Tag Archive for: food sustainability
As mentioned in a previous post, freshwater environments across the globe continue to be threatened by the intrusion of brackish and salt-water for a variety of reasons. Resulting in naturally occurring groundwater and other freshwater reservoirs at risk particularly for agriculture. Brackish/salinated water results in plant stress for producers. The instability created by this ecosystem change is a major concern in global food security.
Gaia, a global leader in the ultrafine/nanobubble technology arena has jointly been collaborating within the BioResource & Agricultural Engineering (BRAE) Department at California Polytechnic University (CalPoly), since 2017 to create a solution to this rising problem.
Department Head Dr. Peter Livingston, P.E., and Sara Kuwahara, Ph.D., of Cal Poly’s BRAE Department have been researching the effects of ultrafine/nanobubble oxygenated water and the effects on strawberries in varying saline concentrations and growth media.
Results from the ongoing two-year study were presented recently on October 23, 2020 to the Agricultural Research Institute (ARI) during the virtual meeting. (ARI comprises of colleges of agriculture and allied disciplines on four California State Universities for the intent of research for sustainable agriculture for the State of California.) To view more media about this study click here.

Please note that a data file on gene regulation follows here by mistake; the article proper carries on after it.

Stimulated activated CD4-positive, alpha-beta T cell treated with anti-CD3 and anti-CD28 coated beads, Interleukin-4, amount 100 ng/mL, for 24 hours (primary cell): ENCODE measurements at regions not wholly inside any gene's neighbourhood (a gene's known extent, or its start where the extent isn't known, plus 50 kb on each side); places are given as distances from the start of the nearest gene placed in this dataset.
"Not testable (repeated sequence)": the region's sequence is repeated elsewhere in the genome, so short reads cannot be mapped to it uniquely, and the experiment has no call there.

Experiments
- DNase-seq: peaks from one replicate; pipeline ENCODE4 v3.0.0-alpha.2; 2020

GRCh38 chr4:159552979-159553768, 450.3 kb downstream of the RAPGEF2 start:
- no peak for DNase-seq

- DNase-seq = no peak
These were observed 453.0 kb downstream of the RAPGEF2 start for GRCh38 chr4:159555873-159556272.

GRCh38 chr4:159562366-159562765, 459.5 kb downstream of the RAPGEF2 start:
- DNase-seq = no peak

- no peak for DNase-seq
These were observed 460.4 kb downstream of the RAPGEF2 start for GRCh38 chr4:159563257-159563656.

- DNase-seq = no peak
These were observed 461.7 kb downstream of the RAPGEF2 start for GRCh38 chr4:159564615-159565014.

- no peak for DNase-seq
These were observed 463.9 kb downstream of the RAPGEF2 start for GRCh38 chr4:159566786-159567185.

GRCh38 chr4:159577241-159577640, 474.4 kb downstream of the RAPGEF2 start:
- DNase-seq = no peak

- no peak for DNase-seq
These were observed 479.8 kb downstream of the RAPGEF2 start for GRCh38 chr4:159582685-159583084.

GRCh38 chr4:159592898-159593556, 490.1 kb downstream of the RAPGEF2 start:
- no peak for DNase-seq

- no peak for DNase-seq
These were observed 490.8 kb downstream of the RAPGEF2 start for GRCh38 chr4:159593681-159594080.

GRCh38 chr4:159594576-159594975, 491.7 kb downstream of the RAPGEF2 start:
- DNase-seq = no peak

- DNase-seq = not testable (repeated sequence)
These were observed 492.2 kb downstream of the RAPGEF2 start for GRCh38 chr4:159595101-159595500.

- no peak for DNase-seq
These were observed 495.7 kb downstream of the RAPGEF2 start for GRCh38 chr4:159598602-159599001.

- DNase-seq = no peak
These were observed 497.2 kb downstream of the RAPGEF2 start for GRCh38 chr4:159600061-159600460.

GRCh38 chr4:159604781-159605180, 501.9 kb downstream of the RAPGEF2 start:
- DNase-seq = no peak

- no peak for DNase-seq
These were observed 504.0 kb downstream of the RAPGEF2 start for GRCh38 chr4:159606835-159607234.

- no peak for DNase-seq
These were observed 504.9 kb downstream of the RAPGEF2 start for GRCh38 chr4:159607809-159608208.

Dr. Livingston’s Zoom presentation can be viewed below or by clicking here.
For more information on ARI, visit Cal State.
Vard Aqua Chile and GAIA have entered into an Authorized Integrator Agreement which allows Vard to distribute, install, and provide technical support for the implementation of GAIA ultra-fine nanobubble generation technology into systems for Chilean Aquaculture.
GAIA’s ultra-fine nanobubble generators increase dissolved oxygen in seawater fish farms. The ultra-fine nanobubbles contribute to more efficient and sustainable aquaculture operations. As Jorge Flores of Vard Aqua Chile said, “The Technology is already patent pending and widely distributed in Canada, which makes this task much easier for us with our local clients.”
Read more on GAIA’s developments with Vard Aqua Chile here.
The citrus industry, worldwide, has been battling one of the most destructive and devastating diseases, Huanglongbing, yellow dragon disease, or more commonly referred to as HLB. The disease is caused by a vector-transmitted pathogen, from the bacterium species Candidatus Liberibacter. The vectors are small plant feeding insects of the family Psyllidae. These insects spread the three different forms of the bacterium into citrus trees. The infection into the trees causes incredible destruction from yellowing of the veins and tissues, premature defoliation of leaves, stunted growth, irregular shaped fruit with green color at the navel side, and eventual tree death.
The Psyllidae vector, Diaphorina citri, is responsible for HLB in regions of Florida, Georgia, Louisiana, South Carolina, Texas, Hawaii and Southern California. Other vector transmissions have been observed across the globe some of which being Cuba, Saudi Arabia, Belize, South Africa and South East Asia. The economic fallout of infected HLB citrus groves has been a challenge for growers worldwide.